The Steven Rebello-hosted extras really hit their stride for Pal Joey. The discussion starts off with Jean Louis' gowns -- Novak remembers taking a big interest in her clothing and participating in the design process. Rebello also solicits comments on Novak's preference against wearing bras. We then see quite a lot of Novak's beautiful home on a river, and hear more about her happy life in an artist's colony. Her bedroom features her own painted murals.
The select-scene commentary aligns nicely with its subject matter, with Novak discussing her dubbed singing and the experience of working with Sinatra. She remembers a marked change in Sinatra's attitude from The Man with the Golden Arm. Novak explains that her complicated dance number with Hayworth was ruined when Frank arrived and cut out moves and bits he didn't like or didn't want to learn. In the finished film, the number is pretty ragged.
1958's Bell, Book and Candle re-teams the stars of Hitchcock's Vertigo in a quirky romantic comedy that plays like a do-over to allow Kim Novak and James Stewart a happier finish. Beautiful, mysterious art gallery proprietress Gil Holroyd (Novak) is actually a practicing witch. She resorts to a love charm to attract Shep Henderson (James Stewart), prying him away from his icky fianceé Merle (Janice Rule, wonderful in the thankless role). Less like Burn Witch, Burn and more like TV's Bewitched, witchcraft here is an apparently non-Satanic lifestyle. Gil's Aunt Queenie (Elsa Lanchester) and her own brother Nicky (Jack Lemmon are happy-go-lucky Greenwich Village practioners that limit their magic to petty ends -- Nicky can't find a good job. Nicky foolishly helps phony occult writer Sidney Redlitch (Ernie Kovacs) learn about real witchcraft, which threatens to expose all of them.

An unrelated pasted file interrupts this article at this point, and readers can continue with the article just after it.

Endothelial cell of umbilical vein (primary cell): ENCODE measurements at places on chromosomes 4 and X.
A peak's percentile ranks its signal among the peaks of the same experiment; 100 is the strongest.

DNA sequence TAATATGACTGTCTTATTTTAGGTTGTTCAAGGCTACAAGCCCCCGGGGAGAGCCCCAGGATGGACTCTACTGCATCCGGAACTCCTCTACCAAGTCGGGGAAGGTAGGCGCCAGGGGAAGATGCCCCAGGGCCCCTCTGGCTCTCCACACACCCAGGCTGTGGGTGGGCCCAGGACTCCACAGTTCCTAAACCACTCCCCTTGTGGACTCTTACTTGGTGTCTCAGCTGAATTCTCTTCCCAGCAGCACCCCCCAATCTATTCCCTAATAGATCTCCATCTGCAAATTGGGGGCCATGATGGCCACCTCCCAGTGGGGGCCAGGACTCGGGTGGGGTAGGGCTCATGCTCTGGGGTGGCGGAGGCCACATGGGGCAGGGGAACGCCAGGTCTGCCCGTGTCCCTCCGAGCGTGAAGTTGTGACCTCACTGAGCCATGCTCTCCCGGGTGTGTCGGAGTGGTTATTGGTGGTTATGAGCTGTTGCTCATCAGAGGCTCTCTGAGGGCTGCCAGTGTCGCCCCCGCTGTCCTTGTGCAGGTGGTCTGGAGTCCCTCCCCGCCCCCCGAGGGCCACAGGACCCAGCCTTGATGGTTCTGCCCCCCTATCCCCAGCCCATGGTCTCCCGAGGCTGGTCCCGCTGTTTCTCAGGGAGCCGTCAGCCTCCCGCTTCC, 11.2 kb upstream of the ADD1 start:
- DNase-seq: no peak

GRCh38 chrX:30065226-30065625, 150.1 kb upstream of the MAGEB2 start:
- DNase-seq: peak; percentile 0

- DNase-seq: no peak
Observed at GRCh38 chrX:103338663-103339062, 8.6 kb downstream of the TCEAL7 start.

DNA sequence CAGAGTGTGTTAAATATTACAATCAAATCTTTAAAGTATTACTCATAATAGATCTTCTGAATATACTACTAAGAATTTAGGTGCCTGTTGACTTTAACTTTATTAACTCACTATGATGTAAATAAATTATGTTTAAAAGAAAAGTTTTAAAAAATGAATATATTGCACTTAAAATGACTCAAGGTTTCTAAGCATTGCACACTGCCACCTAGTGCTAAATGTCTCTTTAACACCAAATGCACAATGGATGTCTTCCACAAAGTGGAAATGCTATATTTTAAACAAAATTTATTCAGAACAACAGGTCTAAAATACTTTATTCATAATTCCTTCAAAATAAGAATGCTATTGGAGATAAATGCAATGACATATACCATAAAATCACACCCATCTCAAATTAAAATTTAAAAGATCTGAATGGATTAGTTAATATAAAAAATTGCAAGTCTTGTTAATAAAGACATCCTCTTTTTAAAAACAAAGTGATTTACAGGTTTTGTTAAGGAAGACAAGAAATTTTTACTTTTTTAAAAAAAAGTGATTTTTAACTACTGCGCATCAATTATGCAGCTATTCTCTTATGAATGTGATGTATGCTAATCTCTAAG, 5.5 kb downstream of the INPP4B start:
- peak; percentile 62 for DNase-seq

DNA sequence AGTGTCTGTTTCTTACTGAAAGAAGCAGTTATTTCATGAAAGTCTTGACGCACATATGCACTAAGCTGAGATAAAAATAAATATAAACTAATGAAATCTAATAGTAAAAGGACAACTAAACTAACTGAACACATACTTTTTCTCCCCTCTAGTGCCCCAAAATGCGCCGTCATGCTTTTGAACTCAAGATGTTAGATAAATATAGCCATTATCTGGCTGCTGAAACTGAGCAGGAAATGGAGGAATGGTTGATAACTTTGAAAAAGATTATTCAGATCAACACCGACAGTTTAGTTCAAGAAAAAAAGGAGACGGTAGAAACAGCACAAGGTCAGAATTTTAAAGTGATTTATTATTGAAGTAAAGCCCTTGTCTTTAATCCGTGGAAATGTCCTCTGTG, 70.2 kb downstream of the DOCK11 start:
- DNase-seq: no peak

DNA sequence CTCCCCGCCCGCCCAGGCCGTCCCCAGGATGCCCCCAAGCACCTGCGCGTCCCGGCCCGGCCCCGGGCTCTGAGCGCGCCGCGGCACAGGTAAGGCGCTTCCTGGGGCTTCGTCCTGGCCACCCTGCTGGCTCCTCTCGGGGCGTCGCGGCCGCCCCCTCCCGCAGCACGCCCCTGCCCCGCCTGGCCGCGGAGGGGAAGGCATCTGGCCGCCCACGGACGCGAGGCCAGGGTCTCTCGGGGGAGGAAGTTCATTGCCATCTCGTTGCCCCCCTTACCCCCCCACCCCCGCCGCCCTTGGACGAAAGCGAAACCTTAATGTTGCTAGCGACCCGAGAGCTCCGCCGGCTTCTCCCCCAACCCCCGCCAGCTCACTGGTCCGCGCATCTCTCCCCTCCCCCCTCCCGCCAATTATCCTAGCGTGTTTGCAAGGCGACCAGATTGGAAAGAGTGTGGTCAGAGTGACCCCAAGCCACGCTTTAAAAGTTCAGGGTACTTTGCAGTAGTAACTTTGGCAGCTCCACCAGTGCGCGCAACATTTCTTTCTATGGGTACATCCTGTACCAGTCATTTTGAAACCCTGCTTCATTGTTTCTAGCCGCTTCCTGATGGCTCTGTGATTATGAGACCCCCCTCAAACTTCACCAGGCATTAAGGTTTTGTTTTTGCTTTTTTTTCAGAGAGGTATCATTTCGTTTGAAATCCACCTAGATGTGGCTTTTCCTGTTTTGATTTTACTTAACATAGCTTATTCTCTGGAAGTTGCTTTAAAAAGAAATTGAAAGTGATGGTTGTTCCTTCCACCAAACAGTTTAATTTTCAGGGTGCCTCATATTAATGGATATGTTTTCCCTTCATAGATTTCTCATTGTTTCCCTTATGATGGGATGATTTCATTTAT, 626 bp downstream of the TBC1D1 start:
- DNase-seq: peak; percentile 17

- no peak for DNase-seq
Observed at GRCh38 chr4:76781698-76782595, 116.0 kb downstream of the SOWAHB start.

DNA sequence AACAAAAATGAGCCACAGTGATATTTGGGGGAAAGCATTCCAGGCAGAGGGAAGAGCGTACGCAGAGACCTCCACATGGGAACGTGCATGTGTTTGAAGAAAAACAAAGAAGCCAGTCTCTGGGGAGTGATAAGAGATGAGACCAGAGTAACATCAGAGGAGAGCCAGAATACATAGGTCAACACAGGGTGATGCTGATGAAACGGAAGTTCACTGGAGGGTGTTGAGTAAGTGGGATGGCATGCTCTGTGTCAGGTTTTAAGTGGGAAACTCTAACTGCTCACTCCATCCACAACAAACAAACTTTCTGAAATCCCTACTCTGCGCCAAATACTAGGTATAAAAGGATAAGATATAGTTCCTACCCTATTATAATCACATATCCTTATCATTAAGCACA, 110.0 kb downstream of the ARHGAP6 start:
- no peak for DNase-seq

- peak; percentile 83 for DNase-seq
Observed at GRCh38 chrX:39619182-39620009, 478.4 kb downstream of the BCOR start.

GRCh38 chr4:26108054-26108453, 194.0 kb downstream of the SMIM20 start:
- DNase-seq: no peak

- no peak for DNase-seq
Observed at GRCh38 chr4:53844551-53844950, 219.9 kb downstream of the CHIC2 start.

Of course, romantic problems arise when Gil breaks the rules of witchcraft by falling in love with her new 'enchanted' boyfriend, and regrets not winning him the honest way. This is of course foolish, as any breathing man would crawl through fire for a date with Gil, who is a knockout in her glamorous hip-chick costumes.
Kim Novak takes to the barefoot Bohemian style quite well, even with a pair of painted eyebrows that look more like giant commas come to roost. Stewart exercises his comedy skills without resorting to Harvey- type slapstick. His late night snuggling scenes with Novak equate romantic infatuation with magical enchantment. Gil and Shep indeed make a very attractive couple, and the picture works. Hermoine Gingold adds spice playing an even more adept spell-caster than Novak's Gil.